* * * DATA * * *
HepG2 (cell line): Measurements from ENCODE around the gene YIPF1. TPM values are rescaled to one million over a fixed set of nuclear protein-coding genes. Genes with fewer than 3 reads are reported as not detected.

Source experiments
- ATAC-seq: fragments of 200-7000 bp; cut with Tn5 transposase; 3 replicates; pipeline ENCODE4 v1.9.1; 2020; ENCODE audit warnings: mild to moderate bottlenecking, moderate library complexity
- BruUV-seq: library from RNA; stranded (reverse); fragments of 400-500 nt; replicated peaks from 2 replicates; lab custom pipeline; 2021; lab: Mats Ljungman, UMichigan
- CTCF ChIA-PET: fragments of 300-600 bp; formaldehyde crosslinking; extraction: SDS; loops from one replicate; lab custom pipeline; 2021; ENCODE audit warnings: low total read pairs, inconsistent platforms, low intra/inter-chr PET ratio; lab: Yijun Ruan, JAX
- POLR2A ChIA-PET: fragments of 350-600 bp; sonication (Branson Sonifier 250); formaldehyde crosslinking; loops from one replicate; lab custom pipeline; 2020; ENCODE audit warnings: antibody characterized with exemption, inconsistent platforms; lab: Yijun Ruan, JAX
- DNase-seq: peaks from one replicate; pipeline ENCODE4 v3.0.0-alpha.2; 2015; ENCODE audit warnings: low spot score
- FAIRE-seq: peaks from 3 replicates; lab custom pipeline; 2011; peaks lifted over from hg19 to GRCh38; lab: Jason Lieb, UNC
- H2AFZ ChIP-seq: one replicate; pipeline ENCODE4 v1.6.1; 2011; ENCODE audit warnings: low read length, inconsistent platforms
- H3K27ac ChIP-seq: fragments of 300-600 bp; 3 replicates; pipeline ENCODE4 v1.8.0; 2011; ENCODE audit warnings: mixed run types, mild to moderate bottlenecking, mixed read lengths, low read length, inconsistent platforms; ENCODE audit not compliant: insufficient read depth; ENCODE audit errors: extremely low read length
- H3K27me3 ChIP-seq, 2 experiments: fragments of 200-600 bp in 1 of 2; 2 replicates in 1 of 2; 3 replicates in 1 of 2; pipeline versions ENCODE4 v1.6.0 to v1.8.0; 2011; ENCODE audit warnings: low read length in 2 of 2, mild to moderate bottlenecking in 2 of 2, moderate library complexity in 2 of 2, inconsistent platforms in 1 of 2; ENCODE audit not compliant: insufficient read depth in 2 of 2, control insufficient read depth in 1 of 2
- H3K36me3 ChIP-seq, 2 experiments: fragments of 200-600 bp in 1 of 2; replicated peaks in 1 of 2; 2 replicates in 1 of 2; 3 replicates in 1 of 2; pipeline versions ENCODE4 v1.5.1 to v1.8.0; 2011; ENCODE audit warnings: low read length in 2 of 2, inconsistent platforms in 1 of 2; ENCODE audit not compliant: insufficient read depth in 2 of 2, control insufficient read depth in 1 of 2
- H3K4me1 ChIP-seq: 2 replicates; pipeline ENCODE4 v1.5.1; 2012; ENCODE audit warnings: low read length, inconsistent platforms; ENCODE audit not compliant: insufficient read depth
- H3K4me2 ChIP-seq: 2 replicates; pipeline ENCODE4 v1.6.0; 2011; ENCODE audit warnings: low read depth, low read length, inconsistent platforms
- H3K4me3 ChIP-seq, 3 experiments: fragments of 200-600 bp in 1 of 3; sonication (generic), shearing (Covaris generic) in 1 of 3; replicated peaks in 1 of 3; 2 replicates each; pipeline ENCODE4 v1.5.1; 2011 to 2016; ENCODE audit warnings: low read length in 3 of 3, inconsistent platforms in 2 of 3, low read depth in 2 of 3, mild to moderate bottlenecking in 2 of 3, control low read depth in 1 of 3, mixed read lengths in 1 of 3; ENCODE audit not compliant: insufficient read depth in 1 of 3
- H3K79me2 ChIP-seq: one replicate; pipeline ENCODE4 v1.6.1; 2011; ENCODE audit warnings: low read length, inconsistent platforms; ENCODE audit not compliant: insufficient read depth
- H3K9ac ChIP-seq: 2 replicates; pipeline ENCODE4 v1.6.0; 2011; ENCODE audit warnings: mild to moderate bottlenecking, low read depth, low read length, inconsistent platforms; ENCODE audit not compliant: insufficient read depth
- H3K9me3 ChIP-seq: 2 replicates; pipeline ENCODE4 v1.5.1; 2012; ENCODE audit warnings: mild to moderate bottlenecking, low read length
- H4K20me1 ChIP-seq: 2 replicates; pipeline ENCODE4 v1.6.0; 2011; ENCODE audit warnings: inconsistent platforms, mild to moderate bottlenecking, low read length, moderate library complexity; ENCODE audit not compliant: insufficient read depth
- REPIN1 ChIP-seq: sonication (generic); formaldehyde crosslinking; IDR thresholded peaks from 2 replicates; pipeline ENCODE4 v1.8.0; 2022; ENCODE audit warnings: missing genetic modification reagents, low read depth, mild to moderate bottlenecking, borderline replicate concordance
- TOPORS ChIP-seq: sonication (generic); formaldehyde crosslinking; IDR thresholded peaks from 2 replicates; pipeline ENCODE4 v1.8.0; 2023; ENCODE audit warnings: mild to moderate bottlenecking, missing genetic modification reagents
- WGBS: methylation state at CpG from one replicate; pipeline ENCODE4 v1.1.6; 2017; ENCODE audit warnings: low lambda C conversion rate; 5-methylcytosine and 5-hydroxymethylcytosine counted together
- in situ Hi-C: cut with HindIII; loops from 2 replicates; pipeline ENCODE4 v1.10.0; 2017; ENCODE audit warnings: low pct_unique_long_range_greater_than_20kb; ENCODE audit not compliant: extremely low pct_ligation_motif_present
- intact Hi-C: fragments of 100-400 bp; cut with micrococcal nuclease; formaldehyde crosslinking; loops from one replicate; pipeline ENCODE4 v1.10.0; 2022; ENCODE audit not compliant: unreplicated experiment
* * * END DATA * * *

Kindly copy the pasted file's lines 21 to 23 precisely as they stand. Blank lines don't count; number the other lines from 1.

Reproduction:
- TOPORS ChIP-seq: sonication (generic); formaldehyde crosslinking; IDR thresholded peaks from 2 replicates; pipeline ENCODE4 v1.8.0; 2023; ENCODE audit warnings: mild to moderate bottlenecking, missing genetic modification reagents
- WGBS: methylation state at CpG from one replicate; pipeline ENCODE4 v1.1.6; 2017; ENCODE audit warnings: low lambda C conversion rate; 5-methylcytosine and 5-hydroxymethylcytosine counted together
- in situ Hi-C: cut with HindIII; loops from 2 replicates; pipeline ENCODE4 v1.10.0; 2017; ENCODE audit warnings: low pct_unique_long_range_greater_than_20kb; ENCODE audit not compliant: extremely low pct_ligation_motif_present